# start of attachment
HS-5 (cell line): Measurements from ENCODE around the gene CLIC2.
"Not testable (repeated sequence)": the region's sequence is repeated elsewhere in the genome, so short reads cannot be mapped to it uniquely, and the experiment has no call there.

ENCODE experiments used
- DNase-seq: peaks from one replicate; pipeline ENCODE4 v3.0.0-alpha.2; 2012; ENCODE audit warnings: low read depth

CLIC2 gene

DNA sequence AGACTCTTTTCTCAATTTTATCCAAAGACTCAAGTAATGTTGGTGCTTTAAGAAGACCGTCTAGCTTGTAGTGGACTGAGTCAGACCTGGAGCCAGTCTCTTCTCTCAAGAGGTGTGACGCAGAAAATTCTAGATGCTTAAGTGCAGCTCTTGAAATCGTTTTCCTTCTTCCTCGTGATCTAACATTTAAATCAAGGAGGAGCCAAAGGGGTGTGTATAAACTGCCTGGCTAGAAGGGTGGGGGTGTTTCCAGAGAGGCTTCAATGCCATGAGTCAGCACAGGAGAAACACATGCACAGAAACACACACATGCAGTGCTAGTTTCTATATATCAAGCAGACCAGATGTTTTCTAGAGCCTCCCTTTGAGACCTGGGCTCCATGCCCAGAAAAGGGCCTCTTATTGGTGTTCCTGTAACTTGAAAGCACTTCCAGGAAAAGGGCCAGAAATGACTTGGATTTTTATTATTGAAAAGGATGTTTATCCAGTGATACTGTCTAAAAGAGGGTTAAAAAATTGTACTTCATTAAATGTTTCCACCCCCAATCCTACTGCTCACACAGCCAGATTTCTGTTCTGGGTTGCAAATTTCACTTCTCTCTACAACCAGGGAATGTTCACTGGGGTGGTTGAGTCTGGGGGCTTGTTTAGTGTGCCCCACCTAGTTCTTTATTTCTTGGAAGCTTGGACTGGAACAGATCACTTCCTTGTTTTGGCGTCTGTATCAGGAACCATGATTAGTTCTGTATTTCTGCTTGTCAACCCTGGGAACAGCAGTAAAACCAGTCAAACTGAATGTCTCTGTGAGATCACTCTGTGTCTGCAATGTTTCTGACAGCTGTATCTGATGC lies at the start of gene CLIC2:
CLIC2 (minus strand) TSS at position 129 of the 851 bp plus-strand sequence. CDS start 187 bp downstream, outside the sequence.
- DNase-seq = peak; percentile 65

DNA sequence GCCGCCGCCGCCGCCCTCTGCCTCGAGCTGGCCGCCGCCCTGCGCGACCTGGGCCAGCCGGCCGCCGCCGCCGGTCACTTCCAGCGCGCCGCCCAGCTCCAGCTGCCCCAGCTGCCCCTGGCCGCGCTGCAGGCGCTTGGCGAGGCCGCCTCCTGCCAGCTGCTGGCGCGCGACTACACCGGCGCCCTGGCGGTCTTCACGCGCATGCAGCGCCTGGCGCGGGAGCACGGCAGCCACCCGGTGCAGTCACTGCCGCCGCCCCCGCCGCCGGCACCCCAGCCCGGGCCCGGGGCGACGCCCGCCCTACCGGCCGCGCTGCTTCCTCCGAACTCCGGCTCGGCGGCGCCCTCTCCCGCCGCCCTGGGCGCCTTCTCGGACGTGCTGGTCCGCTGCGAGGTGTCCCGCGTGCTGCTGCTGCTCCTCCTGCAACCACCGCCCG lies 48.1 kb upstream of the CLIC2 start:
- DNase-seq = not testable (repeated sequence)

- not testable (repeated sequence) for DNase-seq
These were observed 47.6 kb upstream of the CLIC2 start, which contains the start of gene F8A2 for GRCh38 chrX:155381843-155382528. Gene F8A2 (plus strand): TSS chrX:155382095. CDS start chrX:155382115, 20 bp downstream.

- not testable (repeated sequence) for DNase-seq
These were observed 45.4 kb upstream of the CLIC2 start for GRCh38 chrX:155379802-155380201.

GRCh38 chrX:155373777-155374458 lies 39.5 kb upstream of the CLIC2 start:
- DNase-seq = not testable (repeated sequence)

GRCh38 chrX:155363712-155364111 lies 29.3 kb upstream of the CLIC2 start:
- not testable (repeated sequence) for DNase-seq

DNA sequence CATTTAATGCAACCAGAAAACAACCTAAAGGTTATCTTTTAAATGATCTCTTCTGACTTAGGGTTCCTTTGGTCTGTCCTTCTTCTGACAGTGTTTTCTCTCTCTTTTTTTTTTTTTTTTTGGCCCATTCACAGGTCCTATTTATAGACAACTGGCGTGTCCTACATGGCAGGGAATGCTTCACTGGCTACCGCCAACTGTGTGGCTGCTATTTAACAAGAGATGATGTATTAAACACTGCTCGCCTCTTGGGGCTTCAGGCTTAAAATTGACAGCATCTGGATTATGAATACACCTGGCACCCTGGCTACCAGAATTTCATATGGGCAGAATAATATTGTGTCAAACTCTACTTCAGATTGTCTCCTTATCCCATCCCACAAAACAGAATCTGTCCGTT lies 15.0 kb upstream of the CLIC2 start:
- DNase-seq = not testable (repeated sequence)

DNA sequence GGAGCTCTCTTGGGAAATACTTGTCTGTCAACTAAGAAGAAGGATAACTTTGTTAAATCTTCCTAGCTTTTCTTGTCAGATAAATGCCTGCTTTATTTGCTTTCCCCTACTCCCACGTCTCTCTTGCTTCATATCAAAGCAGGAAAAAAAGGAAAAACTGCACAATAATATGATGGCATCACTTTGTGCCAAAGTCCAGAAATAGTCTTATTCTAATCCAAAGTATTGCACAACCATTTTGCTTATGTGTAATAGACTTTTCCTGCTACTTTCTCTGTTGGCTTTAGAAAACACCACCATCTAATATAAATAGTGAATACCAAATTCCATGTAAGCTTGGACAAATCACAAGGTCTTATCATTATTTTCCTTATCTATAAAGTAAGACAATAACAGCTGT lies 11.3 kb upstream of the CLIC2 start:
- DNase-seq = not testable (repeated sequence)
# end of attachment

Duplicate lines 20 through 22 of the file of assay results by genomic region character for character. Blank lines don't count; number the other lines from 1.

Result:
- DNase-seq = not testable (repeated sequence)

DNA sequence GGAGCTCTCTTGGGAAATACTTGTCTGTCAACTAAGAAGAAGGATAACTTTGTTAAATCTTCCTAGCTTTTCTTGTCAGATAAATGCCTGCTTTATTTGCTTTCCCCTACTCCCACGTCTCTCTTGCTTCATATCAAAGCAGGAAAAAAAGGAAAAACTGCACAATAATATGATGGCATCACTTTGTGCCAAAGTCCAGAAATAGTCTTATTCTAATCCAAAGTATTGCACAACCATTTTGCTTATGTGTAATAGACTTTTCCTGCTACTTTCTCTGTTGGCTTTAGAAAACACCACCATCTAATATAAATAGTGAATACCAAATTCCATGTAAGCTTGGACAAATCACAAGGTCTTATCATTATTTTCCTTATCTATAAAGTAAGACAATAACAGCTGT lies 11.3 kb upstream of the CLIC2 start:
- DNase-seq = not testable (repeated sequence)